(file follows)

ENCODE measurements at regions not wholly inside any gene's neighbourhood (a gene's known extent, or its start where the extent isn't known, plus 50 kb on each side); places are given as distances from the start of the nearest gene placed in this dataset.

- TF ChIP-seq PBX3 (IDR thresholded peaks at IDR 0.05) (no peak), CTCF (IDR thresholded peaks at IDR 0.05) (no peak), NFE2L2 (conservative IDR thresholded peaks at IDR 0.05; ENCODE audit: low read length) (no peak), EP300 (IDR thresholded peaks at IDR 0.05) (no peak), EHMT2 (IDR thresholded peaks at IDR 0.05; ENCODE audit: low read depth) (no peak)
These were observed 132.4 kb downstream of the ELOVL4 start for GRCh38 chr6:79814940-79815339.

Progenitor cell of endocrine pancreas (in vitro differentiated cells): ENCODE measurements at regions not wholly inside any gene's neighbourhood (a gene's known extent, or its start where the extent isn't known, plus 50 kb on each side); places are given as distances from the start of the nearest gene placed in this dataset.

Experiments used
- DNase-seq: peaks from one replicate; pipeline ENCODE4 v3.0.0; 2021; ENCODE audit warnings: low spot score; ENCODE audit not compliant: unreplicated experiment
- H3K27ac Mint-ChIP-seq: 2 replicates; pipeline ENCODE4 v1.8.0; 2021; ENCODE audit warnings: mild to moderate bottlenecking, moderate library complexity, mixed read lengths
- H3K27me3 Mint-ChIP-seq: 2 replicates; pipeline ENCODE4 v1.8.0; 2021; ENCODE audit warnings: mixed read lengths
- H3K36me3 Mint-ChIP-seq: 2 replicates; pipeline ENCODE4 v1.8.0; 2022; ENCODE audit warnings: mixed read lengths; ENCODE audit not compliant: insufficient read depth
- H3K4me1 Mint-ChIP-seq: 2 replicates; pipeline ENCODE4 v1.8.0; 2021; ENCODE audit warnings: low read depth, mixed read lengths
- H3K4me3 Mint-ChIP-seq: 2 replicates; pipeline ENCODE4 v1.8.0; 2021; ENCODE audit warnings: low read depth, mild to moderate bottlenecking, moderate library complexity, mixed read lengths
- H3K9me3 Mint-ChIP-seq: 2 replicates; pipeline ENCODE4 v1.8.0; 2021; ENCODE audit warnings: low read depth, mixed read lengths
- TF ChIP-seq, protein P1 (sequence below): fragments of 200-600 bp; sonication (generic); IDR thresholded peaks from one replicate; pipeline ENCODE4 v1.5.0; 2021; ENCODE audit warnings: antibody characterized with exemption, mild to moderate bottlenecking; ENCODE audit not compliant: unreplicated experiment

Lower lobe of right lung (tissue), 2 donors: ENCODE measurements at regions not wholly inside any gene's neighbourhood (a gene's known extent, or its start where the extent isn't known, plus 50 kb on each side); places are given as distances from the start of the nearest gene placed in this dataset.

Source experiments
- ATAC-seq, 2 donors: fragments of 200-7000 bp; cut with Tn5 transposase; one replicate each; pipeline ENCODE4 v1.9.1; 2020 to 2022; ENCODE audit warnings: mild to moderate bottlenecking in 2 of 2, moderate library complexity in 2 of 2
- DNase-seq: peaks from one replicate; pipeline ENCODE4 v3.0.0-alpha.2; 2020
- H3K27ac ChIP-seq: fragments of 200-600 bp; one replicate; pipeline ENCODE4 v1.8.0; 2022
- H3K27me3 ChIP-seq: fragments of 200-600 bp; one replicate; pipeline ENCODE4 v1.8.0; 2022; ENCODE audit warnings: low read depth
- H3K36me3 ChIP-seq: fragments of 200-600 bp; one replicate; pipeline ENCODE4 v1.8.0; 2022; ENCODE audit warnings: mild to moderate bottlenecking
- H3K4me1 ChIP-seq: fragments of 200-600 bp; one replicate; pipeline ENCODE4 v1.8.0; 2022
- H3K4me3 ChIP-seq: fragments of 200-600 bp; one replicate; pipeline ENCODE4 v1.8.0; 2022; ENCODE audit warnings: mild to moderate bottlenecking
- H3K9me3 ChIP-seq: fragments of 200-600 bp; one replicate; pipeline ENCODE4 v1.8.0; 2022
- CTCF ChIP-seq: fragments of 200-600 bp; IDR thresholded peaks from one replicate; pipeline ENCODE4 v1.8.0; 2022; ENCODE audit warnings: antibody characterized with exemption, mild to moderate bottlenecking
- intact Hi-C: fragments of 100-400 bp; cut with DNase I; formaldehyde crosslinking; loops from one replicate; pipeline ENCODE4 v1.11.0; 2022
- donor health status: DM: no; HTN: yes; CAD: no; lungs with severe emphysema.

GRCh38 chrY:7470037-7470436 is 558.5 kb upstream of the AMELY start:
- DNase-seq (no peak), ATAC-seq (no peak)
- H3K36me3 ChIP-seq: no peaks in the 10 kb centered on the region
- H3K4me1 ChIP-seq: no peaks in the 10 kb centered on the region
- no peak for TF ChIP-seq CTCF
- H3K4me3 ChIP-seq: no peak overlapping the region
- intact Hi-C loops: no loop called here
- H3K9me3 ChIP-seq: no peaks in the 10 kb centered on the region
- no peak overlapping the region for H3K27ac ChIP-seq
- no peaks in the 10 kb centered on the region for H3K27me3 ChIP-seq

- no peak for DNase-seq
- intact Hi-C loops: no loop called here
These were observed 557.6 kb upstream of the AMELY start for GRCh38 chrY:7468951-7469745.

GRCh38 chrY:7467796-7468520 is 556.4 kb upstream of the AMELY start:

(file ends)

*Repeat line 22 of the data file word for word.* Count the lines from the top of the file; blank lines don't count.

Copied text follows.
- H3K4me3 ChIP-seq: fragments of 200-600 bp; one replicate; pipeline ENCODE4 v1.8.0; 2022; ENCODE audit warnings: mild to moderate bottlenecking